Latin American Consumptive Wildlife Tourism: An Analysis of the Industry as a Tool for Development




Gregory, William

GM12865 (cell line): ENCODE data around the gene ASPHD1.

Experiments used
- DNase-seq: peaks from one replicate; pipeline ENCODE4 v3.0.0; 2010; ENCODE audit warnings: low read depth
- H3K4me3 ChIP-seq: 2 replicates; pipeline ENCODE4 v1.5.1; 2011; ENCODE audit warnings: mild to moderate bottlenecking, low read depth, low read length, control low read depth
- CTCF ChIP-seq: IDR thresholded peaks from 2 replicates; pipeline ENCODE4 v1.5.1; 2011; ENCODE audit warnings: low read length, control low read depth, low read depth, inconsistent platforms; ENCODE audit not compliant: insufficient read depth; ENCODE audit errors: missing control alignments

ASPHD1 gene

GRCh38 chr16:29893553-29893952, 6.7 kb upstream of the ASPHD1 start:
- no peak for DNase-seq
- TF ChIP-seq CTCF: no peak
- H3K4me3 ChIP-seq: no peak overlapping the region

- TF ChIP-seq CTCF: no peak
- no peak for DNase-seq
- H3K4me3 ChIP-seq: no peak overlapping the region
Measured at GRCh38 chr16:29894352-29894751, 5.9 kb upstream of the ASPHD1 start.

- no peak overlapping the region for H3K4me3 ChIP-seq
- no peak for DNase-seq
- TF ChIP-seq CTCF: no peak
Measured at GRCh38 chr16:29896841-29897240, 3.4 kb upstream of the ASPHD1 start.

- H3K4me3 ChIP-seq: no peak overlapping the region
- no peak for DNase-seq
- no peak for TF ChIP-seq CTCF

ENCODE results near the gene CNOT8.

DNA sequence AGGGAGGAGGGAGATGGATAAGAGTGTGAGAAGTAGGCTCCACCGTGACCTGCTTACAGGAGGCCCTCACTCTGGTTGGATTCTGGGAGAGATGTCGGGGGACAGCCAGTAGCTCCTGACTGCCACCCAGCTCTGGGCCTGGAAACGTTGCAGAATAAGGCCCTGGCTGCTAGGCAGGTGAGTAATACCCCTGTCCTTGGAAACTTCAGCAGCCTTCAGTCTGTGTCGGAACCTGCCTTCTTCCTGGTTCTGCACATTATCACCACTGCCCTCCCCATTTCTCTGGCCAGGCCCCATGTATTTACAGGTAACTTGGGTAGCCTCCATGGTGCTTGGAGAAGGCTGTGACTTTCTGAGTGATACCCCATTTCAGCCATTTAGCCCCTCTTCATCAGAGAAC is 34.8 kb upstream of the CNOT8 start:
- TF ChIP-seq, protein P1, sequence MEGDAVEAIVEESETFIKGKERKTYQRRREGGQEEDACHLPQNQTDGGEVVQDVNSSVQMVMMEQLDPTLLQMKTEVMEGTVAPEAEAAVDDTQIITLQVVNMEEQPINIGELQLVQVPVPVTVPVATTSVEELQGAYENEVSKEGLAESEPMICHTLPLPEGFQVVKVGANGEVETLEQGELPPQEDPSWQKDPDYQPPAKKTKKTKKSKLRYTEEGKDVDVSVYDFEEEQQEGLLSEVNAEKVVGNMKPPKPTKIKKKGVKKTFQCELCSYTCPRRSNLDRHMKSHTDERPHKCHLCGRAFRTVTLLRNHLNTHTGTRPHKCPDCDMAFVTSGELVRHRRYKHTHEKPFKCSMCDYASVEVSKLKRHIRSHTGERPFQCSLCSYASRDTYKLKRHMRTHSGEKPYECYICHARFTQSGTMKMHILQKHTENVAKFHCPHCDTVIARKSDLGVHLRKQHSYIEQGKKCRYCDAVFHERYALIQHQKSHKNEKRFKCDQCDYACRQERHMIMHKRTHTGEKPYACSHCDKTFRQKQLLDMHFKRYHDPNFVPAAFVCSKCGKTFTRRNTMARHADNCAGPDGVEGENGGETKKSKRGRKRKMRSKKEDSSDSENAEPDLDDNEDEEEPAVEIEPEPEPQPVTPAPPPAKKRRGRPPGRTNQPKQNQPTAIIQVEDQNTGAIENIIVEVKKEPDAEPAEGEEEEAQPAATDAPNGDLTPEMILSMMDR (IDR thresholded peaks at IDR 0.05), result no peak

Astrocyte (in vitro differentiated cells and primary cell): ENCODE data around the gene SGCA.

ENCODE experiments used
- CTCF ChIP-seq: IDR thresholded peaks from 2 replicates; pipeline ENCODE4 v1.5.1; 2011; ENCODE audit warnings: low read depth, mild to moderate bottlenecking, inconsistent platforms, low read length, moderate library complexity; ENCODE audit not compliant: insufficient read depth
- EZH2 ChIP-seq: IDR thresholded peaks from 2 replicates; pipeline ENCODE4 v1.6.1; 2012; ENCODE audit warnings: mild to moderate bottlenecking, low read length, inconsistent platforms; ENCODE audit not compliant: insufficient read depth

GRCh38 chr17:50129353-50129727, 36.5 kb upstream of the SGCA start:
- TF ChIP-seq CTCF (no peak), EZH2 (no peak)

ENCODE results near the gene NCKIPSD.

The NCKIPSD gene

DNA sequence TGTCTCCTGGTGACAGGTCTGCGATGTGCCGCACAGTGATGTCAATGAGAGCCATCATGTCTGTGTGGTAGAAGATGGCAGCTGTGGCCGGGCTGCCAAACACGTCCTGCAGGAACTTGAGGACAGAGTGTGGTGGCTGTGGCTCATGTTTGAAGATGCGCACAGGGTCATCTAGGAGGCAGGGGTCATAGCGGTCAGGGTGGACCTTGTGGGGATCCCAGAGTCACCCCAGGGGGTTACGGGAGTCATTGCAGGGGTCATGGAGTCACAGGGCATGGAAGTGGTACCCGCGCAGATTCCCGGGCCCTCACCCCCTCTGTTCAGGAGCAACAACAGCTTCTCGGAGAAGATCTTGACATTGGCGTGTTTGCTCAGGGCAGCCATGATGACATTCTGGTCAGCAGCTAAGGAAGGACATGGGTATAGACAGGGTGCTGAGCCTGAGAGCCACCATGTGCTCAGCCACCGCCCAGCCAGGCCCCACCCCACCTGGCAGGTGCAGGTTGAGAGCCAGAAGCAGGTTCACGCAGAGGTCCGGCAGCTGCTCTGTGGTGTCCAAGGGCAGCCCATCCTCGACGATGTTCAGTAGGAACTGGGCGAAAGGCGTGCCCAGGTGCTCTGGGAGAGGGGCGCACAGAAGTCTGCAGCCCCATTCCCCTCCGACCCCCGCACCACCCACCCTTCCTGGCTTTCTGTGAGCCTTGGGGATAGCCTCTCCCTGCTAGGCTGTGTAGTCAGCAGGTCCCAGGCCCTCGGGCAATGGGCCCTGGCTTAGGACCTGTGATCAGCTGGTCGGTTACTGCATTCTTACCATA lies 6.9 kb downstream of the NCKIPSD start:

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This paper serves as an analysis of the impact of hunting and fishing tourism operations—referred to collectively as consumptive wildlife tourism—in Latin America. Foreign tourism plays an important role in many Latin American countries, and this particular form addresses a key niche within the industry. Funds from typical forms of tourism largely flow into developed areas such as major cities or long-established destinations such as beaches or major landmarks. The advantage of the consumptive wildlife tourism industry, from a national perspective, stems from its ability to function within developing rural areas. This provides a steady flow of capital and jobs that can vitalize rural communities, drives critical infrastructure development, and possesses other developmental or environmental benefits depending on the location and the wildlife present. The potential impact of big-game hunting and fishing will be evaluated to give an accurate representation of multiple forms of consumptive wildlife tourism, but the primary focus of the paper is on two areas of the industry that are both potentially very effective and yet underrepresented in terms of impact studies: recreational sport fishing in Brazil and wing shooting in Argentina and Uruguay.